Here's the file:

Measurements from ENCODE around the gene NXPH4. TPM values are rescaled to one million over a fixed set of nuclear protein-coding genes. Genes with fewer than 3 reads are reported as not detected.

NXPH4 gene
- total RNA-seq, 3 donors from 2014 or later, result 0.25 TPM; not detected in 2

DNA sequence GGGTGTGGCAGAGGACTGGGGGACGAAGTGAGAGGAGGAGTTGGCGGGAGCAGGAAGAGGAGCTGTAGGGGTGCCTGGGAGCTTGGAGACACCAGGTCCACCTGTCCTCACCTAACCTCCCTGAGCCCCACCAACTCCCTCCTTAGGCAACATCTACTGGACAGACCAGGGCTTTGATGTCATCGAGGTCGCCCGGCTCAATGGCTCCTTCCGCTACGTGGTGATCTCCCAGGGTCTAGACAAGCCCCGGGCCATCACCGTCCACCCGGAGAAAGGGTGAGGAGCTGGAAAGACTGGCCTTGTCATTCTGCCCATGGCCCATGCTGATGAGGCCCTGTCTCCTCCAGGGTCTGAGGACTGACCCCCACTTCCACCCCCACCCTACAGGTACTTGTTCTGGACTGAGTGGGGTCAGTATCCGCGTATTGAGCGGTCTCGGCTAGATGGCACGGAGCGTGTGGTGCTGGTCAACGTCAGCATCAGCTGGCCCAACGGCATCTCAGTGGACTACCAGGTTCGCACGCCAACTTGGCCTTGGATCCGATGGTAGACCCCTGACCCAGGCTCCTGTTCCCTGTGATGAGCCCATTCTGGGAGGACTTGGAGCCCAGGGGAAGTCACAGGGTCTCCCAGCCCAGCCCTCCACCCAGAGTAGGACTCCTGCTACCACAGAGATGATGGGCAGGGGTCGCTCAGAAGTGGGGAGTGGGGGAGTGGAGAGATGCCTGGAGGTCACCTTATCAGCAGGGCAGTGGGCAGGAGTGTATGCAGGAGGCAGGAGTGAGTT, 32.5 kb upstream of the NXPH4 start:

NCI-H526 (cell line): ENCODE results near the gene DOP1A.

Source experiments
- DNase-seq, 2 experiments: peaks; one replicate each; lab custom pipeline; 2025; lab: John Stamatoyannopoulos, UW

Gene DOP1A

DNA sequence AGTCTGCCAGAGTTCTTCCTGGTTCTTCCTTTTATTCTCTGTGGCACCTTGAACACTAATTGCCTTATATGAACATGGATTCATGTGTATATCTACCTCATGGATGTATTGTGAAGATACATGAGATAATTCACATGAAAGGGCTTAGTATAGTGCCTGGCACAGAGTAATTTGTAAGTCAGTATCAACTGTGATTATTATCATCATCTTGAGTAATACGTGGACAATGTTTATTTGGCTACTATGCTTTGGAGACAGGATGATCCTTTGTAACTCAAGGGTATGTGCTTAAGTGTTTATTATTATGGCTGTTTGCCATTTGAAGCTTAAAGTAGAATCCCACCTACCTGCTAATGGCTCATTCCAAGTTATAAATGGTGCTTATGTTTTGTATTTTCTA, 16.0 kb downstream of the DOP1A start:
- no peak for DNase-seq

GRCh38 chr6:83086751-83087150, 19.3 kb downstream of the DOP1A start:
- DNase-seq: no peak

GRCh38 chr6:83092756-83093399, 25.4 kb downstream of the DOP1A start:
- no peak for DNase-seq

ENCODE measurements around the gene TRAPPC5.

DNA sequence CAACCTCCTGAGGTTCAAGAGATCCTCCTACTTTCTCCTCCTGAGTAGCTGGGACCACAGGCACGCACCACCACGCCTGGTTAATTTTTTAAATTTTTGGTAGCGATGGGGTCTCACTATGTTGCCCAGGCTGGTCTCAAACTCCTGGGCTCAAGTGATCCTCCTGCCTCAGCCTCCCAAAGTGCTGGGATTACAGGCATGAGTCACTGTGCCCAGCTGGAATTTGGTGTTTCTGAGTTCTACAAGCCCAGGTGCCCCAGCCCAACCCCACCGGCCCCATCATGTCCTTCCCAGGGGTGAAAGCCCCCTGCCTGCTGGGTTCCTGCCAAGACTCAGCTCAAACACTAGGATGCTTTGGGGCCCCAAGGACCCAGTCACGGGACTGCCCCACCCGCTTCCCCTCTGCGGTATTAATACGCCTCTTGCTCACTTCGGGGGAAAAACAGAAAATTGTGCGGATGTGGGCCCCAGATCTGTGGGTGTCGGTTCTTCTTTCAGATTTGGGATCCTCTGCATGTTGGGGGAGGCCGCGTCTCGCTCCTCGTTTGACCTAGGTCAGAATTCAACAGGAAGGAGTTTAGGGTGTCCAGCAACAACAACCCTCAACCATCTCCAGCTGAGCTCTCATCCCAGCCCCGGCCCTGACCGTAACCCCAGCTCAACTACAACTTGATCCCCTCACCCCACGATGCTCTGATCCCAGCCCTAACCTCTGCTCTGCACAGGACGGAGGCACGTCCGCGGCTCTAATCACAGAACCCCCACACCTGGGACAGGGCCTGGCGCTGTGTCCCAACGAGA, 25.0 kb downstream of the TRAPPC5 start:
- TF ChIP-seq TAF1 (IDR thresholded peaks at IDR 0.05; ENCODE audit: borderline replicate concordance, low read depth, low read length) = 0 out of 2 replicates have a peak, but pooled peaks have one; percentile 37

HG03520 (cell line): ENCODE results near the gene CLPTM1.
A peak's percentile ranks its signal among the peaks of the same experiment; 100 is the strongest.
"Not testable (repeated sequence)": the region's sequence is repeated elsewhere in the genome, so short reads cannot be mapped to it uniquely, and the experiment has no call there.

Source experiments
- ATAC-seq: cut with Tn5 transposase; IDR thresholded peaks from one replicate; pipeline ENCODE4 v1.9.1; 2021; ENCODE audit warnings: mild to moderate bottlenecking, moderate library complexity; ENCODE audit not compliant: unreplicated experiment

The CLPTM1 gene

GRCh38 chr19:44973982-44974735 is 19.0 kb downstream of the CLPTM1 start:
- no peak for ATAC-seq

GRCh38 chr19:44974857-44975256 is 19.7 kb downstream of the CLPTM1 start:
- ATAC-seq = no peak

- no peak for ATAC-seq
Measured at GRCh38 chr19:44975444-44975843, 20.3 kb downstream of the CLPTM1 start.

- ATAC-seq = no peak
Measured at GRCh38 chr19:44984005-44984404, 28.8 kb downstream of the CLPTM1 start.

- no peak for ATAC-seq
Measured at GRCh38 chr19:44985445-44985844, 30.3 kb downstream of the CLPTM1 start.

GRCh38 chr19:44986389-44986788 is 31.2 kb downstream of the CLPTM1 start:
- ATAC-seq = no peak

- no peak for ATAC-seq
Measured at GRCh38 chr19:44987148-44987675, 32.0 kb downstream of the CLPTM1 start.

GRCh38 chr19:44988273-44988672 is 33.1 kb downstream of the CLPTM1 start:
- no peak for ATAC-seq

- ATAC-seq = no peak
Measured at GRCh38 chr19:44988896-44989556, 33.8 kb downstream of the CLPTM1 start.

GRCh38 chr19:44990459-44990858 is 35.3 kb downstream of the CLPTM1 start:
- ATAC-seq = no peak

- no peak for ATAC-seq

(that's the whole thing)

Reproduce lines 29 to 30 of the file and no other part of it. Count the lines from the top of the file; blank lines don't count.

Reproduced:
Measured at GRCh38 chr19:44975444-44975843, 20.3 kb downstream of the CLPTM1 start.

- ATAC-seq = no peak